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What if Sharon Tate survived that fateful night in August 1969? Writer and director Daniel Farrands explores this idea with his latest film The Haunting of Sharon Tate. Farrands creates an interesting premise based on Tate's premonition of her own murder. He reimagines the horrific event and frames it as a home invasion film with a twist of revenge. 

What sparked your interest to tell this particular story? I like that the focus is of Sharon rewriting her destiny, and not an actual retelling of the event.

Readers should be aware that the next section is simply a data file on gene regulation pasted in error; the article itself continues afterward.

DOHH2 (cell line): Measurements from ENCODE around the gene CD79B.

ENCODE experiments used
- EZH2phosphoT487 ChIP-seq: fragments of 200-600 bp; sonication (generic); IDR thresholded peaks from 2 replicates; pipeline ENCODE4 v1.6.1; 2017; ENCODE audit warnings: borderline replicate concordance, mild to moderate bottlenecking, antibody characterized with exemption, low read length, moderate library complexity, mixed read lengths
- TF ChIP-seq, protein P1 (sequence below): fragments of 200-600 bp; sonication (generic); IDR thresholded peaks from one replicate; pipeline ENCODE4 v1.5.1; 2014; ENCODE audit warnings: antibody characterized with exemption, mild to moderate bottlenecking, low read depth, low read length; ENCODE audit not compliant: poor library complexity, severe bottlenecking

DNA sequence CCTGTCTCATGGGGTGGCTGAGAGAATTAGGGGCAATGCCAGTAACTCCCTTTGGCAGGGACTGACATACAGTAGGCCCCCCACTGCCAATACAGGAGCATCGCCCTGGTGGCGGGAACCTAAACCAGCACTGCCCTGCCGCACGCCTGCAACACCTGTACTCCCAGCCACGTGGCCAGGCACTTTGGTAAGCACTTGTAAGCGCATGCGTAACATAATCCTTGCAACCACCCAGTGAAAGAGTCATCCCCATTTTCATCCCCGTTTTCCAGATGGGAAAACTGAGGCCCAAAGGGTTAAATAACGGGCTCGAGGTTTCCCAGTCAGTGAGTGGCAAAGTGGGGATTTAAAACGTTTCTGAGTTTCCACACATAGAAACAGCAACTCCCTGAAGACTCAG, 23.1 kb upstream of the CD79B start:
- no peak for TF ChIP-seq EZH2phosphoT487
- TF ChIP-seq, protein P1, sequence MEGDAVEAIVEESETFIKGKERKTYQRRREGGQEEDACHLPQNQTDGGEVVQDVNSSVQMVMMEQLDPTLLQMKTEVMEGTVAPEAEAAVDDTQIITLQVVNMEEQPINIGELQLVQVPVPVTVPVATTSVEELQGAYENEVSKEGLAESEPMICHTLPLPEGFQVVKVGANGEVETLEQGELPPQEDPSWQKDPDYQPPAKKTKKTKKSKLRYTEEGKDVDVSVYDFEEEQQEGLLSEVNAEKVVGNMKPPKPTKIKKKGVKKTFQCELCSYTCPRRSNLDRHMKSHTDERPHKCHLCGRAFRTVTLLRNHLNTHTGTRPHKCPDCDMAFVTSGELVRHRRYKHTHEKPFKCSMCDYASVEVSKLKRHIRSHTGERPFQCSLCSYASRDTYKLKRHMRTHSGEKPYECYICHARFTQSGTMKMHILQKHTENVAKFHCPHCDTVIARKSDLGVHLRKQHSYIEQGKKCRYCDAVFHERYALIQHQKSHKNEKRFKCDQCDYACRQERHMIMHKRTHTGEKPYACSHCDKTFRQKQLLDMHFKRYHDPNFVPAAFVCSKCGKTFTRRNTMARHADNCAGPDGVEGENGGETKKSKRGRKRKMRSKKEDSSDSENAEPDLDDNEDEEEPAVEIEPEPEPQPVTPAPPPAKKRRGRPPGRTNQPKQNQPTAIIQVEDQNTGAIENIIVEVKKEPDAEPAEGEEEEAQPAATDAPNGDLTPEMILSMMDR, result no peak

I was directing my first feature film based on the DeFeo family murders that took place in the infamous house in Amityville, NY, in 1974, and one day while having lunch with Lucas Jarach, my producing partner, I pitched him the idea for making a film that would empower the victims of a senseless real-life tragedy. Undoubtedly, the most famous case of all is the Tate/LaBianca murders of 1969, which also happens to be the year I was born. From a very young age, I remember that “Helter Skelter” and the horrors of the Manson “Family” were still very much in the zeitgeist and it was, frankly, a terrifying time to enter the world and to see all of this through the eyes of a small child. Even as a life-long fan of horror films, and later as a filmmaker, I tended to identify more with the victims in these stories, rather than with the unstoppable killers. For instance, I was much more of a fan of Jamie Lee Curtis’s character in “Halloween,” than I was of Michael Myers. I wanted to tell a new version of the final days of Sharon Tate and her friends but through a completely different lens. Not as a true crime story or re-enactment of the actual events as they occurred, but through a revisionist perspective. I was very much inspired, thematically, by a movie called “Peggy Sue Got Married” from the great Francis Ford Coppola which was actually filmed at my high school in Santa Rosa, California when I was a student there in the 1980s. That film asks the question, “If we knew how our lives were going to turn out, if given the chance to go back and do it again, could we, and would we change our destiny?” When I applied this theme to the story of the Cielo Drive murders, it immediately opened up a path to explore the story from a new, if somewhat more fantastic, angle. I didn’t want to be beholden to all the specific details of the actual crime, because it is just horrible and depressing with nothing redeeming to say at the end. But by presenting this question, and by allowing Sharon Tate to take charge of her own narrative, her own fate, it gave me a brand-new way of exploring these characters, and a way of turning the tables, as it were, on the evil-doers.